Was the recent debt standoff in Washington, D.C. the first round of an escalating battle?
Or was it the final fizzle of a faction that was doomed from the start by its inherent contradictions?
The Tea Party movement in the U.S. Congress essentially held the world economy hostage for several weeks.
However, one has to wonder how far they can push it.
Although it portrays itself as a populist movement, the Tea Party is, to a large degree, organized and financed by a few wealthy individuals.
Those wealthy few would have had a lot to lose if the American federal debt ceiling hadn't been lifted and the world economy had descended into chaos.
Perhaps those few now see that they would be better off paying a few million more in taxes than risking losing billions of dollars in equity in a renewed global recession.
The United States has been fighting two major wars on the other side of the planet for close to a decade.
Wars are expensive and they usually don't generate any tangible return. At best, they might keep things from getting worse.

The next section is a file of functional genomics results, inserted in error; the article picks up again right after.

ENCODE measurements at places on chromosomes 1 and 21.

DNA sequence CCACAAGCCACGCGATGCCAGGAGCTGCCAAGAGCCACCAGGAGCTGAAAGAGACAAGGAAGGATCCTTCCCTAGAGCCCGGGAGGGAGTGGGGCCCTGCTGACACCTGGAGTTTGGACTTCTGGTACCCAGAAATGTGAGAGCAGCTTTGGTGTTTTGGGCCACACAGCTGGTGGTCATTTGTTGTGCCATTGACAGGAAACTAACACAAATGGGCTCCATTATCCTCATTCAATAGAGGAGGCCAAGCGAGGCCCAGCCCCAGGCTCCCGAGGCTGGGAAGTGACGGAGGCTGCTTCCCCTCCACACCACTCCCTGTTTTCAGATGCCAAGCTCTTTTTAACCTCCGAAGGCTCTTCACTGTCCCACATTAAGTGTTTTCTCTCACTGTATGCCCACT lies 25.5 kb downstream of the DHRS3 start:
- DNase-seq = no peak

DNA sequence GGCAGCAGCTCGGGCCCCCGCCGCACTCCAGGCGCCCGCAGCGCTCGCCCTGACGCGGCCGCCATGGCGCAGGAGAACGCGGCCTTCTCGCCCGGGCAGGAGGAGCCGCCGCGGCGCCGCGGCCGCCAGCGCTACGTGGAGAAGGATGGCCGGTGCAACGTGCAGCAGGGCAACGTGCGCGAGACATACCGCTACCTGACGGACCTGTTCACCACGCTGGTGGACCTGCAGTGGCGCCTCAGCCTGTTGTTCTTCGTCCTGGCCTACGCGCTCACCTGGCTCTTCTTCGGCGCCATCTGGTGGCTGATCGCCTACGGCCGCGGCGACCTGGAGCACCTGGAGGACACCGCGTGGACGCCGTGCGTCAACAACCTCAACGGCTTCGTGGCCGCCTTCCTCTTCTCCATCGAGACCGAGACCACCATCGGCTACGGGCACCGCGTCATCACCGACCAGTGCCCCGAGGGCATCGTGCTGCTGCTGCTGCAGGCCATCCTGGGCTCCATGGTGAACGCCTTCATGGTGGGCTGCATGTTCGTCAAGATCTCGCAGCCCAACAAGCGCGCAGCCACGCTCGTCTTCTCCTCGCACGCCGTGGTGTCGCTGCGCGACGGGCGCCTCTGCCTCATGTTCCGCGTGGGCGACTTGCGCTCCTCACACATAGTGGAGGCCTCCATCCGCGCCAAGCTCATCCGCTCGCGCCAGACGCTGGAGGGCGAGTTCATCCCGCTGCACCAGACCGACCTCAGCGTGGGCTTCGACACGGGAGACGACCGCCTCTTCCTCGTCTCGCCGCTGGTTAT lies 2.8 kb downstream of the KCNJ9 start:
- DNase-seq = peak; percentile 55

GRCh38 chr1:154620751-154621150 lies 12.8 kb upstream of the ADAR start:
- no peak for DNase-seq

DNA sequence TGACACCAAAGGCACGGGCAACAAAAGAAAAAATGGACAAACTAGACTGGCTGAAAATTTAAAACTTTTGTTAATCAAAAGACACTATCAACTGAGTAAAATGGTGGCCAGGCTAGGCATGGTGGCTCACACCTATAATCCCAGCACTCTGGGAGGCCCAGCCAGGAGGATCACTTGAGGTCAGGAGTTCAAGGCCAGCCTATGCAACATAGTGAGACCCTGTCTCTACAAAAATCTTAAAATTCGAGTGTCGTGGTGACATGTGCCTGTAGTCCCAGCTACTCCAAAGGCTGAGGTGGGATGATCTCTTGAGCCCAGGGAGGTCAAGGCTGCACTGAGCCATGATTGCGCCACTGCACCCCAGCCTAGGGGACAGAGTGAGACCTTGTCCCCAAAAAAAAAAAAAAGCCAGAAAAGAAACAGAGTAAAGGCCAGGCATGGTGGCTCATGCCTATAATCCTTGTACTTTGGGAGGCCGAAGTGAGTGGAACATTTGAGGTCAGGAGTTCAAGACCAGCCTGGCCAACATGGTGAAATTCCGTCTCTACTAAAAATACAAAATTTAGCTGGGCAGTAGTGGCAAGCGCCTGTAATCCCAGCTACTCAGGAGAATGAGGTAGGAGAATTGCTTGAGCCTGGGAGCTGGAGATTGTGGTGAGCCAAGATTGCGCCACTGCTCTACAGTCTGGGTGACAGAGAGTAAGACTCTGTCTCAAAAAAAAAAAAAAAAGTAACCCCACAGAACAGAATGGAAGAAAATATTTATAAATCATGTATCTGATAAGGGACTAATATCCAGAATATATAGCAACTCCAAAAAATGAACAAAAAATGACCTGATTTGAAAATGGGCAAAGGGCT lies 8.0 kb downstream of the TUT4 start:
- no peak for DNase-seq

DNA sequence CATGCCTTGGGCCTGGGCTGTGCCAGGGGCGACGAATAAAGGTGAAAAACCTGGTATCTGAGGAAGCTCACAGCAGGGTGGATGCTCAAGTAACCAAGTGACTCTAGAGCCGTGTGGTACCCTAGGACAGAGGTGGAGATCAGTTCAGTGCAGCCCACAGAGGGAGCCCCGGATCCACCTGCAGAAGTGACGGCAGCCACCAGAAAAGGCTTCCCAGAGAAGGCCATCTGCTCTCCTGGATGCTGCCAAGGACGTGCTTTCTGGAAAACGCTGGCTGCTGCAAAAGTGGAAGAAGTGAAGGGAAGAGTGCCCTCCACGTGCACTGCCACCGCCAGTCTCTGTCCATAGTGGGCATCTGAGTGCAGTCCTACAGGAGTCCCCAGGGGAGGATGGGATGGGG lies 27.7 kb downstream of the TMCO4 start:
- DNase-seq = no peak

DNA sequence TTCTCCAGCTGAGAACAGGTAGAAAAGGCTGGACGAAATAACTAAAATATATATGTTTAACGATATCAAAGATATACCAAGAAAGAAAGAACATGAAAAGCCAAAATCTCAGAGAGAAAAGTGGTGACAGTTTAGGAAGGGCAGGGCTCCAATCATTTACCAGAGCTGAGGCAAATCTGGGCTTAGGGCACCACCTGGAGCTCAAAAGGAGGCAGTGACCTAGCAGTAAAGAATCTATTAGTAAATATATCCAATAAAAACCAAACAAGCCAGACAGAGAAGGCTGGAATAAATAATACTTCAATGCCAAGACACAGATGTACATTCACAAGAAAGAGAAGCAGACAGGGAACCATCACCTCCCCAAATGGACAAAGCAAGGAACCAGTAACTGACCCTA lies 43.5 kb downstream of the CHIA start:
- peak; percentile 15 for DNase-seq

A large portion of the American public seems to have been sold the idea that they can spend billions of dollars in Iraq and Afghanistan and not have to pay for it.
Instead they are borrowing hundreds of billions from China - a country whose Communist Party leadership is a far greater danger to American democracy than Osama bin Laden ever was.
According to a recent article in the Globe and Mail, the United States is one of the least taxed nations in the developed world.
They pay 24 per cent of their GDP in taxes, compared to Canada's 31 per cent.
There's lots of room for higher taxes in the U.S., especially at the top end of the scale.
The U.S. Houses of Congress and the White House might seem a long ways away, but the North Thompson Valley's economy is largely dependent on the U.S. recovery from the current economic recession.
Let us hope that Tea Party extremism goes the way of the Sarah Palin presidential campaign.